What does it cover?
The KidsMBA course is delivered through a 2- day intensive course supported by a written course pack. The lessons are taught through lecturing, games, role play and discussion.
It provides an introduction to the mind-set and skills needed and the sort of issues that anyone will encounter when starting a business.
The course will cover topics, including:
- What is a business?
- Products and Services
- Marketing and Sales
- Customer care
- Business letters
- Bookkeeping and understanding basic accounts
- Business Plans
- Raising finance
- Corporate Responsibility
Students will receive at the end of the course a personalised Certificate of Achievement and a KidsMBA badge. Students will be offered the chance to compete for the KidsMBA Star Performer Trophy. At the end of the second day of the course, students who wish to do so can pitch their business idea to judges in a Shark Tank type of event and the winner of the best business idea will be awarded the KidsMBA Star Performer Trophy.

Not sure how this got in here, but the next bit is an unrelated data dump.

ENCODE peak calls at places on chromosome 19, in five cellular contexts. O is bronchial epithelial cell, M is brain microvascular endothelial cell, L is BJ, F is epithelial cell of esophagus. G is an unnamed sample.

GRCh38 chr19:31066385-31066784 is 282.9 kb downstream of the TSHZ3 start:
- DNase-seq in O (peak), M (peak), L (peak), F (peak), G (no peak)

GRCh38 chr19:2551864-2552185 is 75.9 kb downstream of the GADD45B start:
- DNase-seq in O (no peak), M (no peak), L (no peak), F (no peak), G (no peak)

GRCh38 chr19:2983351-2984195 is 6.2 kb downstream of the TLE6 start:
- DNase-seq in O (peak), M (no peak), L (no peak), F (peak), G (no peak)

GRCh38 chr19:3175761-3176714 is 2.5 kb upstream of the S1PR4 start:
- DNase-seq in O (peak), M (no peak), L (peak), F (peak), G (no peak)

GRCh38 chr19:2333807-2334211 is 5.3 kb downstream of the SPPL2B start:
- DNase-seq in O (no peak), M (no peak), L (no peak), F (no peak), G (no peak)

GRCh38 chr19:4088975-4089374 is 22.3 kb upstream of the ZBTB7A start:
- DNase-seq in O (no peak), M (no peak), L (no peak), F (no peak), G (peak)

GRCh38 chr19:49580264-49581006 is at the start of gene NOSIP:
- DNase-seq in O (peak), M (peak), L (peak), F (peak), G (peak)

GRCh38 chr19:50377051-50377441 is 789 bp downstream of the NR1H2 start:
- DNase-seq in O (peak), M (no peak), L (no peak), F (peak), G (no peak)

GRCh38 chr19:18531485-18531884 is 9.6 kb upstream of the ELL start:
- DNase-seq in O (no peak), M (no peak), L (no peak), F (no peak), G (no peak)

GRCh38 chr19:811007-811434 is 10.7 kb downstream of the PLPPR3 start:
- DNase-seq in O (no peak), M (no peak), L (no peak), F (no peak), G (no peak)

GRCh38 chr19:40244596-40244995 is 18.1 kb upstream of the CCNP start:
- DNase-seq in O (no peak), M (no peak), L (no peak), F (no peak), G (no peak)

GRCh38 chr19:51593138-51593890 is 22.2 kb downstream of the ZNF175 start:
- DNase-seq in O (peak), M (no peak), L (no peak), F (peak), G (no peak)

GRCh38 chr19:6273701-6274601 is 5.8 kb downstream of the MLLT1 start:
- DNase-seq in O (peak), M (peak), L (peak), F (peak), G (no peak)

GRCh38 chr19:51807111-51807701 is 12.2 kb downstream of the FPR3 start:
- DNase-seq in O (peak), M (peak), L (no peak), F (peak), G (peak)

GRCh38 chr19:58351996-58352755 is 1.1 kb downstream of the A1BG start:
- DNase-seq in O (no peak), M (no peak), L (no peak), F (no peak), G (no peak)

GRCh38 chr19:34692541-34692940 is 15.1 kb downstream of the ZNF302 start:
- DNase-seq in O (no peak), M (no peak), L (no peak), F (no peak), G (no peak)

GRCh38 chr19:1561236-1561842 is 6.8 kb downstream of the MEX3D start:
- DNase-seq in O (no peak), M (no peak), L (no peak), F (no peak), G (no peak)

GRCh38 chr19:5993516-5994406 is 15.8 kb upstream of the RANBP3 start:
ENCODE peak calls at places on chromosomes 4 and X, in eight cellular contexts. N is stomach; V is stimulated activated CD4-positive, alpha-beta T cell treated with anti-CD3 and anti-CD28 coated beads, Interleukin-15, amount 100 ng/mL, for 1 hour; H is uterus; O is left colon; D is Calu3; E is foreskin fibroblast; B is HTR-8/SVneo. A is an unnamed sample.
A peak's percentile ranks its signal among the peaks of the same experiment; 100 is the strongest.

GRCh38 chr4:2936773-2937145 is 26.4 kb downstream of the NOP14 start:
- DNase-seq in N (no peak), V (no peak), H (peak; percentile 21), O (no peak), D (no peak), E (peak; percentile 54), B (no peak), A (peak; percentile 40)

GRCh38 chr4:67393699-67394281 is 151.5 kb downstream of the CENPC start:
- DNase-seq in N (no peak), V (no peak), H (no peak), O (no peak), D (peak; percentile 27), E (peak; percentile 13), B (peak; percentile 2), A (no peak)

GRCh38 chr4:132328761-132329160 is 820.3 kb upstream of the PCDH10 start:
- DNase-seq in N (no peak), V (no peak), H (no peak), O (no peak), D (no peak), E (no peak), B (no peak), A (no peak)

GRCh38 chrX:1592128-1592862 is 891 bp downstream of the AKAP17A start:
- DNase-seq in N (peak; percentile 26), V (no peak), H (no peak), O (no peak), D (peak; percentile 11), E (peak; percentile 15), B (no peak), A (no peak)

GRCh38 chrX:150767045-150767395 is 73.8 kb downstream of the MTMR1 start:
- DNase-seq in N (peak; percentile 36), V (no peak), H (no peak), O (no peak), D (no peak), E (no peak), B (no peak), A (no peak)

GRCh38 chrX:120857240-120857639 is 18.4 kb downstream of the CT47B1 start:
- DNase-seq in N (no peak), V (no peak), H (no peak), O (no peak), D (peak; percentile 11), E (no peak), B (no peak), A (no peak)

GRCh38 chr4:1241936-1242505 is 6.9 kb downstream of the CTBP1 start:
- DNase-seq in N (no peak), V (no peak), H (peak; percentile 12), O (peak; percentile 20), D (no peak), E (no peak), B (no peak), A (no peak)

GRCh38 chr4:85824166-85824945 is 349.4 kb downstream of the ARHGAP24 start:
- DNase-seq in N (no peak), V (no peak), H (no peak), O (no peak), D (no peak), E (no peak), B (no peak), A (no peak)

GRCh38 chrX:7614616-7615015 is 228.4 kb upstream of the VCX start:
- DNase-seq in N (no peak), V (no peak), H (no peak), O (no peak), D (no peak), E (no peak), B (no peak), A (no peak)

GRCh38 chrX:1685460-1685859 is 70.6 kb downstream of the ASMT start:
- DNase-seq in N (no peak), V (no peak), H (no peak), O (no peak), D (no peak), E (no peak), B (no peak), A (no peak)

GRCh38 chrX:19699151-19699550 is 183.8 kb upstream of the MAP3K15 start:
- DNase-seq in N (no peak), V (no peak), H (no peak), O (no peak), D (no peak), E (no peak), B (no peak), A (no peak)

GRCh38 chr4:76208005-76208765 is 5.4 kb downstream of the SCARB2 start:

Both students and trainers receive separate course packs to guide them through the 2 days. The master text is written in English. The text is presented in a simple and non-technical way, to assist translation into other languages. The content is engaging and can be readily taught by someone with no previous business experience.
Local experts have been recruited to allow the course to be edited to accommodate for and reflect cultural sensibilities and national tax and legal requirements.
Why is it needed?
Not every child’s future lies in being a salaried employee but, even those that do, will gain from a better understanding of what matters to their employers. Their grasp of the life skills used in business will decide whether or not they financially survive or succeed.
This is as relevant whether they decide to set out as the next Bill Gates, carve a career in the professions or indeed make money as a sportsman, actor or singer.
Whether one starts a new company or sells ones’ skills as a self-employed person, one is engaging in business. Small businesses in the developed world represent one of the most significant employers, whilst self-employment represents the most significant source of income in the developing world.
Yet the basic skills needed to trade are “assumed” to be known rather than taught in schools and more often, in practice, learned through trial and error. Leaving matters to chance exposes new business to a high rate of attrition. Studies suggest that in the UK more than half of new businesses don’t survive beyond five years.